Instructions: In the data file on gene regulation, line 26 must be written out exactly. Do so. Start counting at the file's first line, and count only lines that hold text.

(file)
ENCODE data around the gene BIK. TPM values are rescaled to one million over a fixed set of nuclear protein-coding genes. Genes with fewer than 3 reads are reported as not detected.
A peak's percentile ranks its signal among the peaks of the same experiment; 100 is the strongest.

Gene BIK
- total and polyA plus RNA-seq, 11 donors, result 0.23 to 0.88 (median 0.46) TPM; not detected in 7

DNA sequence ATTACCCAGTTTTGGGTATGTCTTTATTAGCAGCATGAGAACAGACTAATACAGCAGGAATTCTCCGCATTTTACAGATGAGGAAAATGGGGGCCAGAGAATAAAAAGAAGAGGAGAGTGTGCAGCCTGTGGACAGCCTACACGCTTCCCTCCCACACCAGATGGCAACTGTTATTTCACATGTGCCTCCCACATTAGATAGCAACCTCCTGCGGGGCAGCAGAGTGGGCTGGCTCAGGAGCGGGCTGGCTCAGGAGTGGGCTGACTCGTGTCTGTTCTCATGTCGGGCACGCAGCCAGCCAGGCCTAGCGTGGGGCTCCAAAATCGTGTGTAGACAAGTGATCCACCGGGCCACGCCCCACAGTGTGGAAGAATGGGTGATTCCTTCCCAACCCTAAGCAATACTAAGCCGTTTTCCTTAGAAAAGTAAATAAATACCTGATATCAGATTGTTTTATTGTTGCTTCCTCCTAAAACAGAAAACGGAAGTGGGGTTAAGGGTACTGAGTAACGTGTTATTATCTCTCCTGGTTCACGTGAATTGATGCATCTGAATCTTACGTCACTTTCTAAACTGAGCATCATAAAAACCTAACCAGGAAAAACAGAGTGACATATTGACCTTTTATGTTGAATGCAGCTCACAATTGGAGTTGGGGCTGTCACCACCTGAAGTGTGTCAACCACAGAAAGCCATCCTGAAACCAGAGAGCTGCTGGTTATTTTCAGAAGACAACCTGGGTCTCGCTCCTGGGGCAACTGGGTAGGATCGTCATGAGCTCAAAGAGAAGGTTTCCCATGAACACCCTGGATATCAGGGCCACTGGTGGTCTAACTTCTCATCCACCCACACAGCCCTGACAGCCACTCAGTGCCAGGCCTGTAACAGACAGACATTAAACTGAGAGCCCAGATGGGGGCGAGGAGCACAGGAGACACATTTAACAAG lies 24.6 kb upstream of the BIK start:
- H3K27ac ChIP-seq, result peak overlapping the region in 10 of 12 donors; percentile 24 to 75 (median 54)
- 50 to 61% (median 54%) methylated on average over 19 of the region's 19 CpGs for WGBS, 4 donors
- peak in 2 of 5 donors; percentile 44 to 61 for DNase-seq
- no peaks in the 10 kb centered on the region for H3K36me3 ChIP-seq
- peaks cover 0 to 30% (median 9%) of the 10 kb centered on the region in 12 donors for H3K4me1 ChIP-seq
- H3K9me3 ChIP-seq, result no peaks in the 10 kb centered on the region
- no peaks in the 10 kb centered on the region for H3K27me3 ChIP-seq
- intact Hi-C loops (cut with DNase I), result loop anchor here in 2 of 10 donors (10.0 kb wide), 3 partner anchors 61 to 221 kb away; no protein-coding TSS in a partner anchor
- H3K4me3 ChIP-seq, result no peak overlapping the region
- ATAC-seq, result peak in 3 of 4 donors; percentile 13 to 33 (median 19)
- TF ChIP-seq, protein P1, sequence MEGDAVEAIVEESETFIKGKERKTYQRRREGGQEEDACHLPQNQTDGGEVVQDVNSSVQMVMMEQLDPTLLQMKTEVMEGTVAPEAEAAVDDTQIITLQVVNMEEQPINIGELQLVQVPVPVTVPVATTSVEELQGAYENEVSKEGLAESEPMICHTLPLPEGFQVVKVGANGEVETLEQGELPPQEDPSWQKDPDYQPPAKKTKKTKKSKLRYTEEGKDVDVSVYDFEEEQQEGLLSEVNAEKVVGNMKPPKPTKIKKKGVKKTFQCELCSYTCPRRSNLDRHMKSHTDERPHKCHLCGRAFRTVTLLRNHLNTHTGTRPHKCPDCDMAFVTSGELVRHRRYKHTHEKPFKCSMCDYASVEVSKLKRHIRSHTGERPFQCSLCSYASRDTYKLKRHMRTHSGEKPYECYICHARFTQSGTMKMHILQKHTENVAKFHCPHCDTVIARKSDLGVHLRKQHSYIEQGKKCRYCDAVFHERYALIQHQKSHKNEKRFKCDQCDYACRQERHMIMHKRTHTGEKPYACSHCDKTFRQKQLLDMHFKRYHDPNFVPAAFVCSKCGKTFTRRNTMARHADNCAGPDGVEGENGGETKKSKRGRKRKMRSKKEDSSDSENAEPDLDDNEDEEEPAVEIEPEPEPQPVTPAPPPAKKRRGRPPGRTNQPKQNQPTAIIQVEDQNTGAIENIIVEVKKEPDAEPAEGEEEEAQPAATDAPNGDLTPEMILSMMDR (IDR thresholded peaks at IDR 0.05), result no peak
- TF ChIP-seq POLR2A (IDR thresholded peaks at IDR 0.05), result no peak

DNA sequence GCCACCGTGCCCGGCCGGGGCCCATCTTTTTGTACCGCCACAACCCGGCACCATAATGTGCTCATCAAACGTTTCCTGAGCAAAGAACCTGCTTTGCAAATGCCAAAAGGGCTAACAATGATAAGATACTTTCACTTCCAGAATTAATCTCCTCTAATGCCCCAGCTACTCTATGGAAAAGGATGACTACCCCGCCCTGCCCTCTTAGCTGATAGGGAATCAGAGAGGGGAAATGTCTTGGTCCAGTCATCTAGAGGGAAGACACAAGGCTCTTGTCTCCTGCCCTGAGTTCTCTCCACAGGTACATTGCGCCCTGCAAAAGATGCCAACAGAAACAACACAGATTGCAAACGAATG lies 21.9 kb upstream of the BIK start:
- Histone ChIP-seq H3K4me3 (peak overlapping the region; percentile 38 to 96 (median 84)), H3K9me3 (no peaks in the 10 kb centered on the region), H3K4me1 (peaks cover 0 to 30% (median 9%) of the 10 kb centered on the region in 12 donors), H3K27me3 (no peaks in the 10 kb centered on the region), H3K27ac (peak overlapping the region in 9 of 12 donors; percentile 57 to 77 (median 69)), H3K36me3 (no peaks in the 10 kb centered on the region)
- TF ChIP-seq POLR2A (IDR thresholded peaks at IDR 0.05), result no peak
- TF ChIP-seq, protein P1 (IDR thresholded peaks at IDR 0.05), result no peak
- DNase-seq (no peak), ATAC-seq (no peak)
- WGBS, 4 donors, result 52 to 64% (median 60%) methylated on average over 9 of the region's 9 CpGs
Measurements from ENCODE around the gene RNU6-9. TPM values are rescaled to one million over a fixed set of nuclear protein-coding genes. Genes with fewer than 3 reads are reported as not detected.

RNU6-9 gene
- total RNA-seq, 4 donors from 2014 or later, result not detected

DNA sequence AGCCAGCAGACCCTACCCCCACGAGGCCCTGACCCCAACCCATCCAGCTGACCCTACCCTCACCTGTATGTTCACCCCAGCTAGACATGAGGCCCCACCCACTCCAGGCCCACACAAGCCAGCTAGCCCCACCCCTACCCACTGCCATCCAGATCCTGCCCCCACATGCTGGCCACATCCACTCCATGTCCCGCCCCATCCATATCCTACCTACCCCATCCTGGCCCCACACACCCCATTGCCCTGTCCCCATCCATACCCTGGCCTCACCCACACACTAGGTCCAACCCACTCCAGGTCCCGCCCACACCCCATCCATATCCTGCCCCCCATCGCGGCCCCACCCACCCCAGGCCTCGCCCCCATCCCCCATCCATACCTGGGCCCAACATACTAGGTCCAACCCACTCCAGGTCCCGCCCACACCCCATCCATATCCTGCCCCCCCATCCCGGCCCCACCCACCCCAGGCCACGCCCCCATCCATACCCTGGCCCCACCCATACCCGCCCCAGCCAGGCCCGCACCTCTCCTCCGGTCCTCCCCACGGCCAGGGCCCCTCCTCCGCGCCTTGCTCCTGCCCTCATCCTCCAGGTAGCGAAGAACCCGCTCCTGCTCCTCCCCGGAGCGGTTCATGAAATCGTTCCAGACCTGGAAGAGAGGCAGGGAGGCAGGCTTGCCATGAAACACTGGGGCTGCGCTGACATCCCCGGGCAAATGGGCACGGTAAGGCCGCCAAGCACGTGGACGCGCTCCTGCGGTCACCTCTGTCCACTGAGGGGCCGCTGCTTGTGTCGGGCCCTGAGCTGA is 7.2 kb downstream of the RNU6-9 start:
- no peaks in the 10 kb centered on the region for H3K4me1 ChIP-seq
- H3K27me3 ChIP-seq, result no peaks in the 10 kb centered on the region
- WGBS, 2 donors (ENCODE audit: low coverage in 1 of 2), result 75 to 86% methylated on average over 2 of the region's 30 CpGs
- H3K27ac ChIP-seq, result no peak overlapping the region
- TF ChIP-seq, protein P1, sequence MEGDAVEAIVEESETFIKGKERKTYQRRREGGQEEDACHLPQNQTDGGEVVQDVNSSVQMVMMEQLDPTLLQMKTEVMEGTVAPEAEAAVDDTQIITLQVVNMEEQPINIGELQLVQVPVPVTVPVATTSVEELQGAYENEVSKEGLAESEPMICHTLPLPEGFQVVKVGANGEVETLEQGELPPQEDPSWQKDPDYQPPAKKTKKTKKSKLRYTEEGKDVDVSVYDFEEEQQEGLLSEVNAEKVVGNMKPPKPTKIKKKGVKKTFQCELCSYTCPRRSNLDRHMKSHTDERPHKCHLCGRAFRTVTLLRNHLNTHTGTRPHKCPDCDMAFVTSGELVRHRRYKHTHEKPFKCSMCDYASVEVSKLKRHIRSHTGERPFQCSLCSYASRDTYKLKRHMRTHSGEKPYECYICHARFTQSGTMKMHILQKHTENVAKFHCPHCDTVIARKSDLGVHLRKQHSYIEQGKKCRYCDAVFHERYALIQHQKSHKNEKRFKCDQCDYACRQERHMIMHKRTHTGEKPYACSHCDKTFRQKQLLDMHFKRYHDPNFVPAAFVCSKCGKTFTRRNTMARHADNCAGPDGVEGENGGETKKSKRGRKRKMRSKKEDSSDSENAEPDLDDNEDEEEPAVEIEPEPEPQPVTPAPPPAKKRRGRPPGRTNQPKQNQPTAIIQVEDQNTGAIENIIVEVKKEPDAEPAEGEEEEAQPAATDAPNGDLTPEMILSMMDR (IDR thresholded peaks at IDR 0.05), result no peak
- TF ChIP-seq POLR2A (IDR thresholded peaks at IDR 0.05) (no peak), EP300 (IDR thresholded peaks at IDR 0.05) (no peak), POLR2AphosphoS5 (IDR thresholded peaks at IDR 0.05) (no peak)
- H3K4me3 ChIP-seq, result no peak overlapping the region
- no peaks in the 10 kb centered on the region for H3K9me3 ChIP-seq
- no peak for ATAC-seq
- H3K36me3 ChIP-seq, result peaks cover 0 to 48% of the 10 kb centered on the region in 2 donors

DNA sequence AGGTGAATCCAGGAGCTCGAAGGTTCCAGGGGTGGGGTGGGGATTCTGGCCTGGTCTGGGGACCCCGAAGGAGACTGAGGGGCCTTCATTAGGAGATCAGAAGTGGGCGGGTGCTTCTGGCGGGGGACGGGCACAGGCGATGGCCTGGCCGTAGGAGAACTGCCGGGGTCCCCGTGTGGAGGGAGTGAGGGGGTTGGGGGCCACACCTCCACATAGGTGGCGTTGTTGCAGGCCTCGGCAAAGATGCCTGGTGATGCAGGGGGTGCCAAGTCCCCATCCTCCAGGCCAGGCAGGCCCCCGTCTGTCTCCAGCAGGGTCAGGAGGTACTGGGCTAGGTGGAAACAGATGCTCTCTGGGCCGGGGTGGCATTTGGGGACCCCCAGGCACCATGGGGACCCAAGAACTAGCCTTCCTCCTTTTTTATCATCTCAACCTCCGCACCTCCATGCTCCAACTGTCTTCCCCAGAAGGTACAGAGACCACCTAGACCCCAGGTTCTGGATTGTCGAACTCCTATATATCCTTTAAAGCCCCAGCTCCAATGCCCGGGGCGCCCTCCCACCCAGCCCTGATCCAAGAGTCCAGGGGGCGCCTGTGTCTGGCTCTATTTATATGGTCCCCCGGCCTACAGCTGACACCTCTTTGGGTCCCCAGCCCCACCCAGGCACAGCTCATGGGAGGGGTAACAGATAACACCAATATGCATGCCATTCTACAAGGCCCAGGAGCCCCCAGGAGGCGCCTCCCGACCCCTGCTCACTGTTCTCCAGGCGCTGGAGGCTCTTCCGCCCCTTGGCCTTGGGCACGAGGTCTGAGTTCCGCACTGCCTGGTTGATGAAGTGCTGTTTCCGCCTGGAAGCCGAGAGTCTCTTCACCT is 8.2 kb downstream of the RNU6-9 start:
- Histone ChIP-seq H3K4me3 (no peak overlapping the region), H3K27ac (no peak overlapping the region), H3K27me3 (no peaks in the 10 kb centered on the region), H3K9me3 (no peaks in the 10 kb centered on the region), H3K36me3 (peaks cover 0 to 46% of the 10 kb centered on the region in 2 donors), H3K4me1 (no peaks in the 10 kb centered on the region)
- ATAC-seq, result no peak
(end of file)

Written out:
- total RNA-seq, 4 donors from 2014 or later, result not detected